Several years ago I had the following conversation with a grandma at the park while I was pushing my daughter on the swing (it was so odd that I wrote it down in my phone and have kept it since)…
Her: how old is she?
Me: 3 and a half
Her: you’re going to have another?
Me: no we’re done
Her: really? Just one?
Me: yep, one is perfect
Her: yeah they’re a lot of work, and if you don’t have family nearby to help it can be too much
Me: she’s been awesome and I’m really glad I have her
Her: two is better
Me: well I have some health problems so one is just right for us
Her: oh… well if you have health problems…my daughter has thyroid problems… but she wants to have another one… but if you have no family around and you have health problems … (expectant pause)
Me: ……. (Walks away)
That’s how many of my conversations go with people when they find out we only have one child and plan to keep it that way. (Sometimes they seem downright hostile.) Thankfully it’s waning now that she’s 7 – I think people figure if we haven’t had another by now it’s a lost cause.
So it was so refreshing to have the opposite kind of conversation last week at work.
I work for an agency that supports people with disabilities. One of the men who use our services came into the office and I was helping him print some documents. As we worked we were making small talk.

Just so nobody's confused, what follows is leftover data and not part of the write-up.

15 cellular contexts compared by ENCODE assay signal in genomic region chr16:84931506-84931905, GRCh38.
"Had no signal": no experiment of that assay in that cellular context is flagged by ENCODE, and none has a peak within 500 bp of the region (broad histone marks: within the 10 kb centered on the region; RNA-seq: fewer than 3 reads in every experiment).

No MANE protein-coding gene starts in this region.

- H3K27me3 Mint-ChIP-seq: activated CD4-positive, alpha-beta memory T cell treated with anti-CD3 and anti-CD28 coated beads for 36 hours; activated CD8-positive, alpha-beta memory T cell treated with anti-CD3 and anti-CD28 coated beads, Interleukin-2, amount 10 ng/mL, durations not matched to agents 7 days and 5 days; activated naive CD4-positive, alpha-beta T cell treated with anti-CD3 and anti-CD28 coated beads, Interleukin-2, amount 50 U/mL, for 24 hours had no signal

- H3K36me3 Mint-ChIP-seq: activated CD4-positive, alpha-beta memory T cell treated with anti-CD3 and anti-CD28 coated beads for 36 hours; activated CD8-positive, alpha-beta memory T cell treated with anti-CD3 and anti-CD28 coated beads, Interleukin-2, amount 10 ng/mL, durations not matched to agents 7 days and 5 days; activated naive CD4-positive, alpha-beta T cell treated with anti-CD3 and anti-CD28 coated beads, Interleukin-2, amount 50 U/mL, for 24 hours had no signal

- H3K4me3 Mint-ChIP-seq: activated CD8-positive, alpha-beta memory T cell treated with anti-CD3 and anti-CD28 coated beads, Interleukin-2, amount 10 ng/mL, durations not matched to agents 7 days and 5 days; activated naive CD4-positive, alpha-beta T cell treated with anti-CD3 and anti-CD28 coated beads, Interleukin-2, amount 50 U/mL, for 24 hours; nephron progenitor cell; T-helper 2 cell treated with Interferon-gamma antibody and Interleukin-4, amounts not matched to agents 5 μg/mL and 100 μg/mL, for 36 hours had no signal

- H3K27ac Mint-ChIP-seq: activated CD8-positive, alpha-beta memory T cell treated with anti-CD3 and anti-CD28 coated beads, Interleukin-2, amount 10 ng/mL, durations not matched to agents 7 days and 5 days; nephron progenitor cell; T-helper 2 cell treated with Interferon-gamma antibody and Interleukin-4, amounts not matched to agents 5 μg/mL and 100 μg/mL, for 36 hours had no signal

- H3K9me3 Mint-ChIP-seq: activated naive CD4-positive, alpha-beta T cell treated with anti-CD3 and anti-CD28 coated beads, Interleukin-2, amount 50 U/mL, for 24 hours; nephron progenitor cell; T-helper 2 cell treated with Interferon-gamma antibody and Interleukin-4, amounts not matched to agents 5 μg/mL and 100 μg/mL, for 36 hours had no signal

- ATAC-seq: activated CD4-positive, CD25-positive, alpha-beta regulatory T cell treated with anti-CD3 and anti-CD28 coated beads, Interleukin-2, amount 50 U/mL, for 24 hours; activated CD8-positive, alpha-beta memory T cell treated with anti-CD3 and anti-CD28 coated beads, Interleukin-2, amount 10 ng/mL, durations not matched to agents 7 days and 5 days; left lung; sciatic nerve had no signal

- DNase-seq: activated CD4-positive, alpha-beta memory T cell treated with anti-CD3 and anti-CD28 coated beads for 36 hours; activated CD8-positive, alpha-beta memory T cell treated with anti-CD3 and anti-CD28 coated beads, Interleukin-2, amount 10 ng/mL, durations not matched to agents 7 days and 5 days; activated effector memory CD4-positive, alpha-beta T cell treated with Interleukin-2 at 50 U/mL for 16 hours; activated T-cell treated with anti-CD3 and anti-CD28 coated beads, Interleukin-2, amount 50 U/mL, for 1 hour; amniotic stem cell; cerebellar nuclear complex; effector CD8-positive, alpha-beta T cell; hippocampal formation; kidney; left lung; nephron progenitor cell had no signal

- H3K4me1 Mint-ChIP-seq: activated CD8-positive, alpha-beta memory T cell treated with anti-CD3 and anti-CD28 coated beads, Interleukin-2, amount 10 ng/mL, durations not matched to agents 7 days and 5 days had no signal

And then it turned into big talk.
I’ve known this man for many years, since he was almost a child. I’ve seen him go through many ages and stages and grow up into a hard working, compassionate and kind young man. So it was totally fine when he asked “if you wanted to have another child now, could you?”
I answered “no, not really” and he immediately apologized and asked if it was okay that he asked.
He gave me an out from the conversation.
He gave me a chance to consent to the conversation.
I assured him it was fine to ask and I explained that I’m on medications that are incompatible with pregnancy and that aside from the meds, my muscles aren’t strong enough to carry a baby.
He asked a few more questions and then said “that sucks.” I tried to brush it off but he persisted by explaining that he remembered from a dozen years ago that I wanted to have lots of kids. He reiterated “that really sucks.”
It was such a meaningful interaction because he asked, he really listened, and he had no agenda. He just used the moment to connect.
I hope that I can remember that when I’m in those moments with people. When they share their story, I want to simply connect. No pat answers, no persuasion, no pushing to get what I want from the exchange.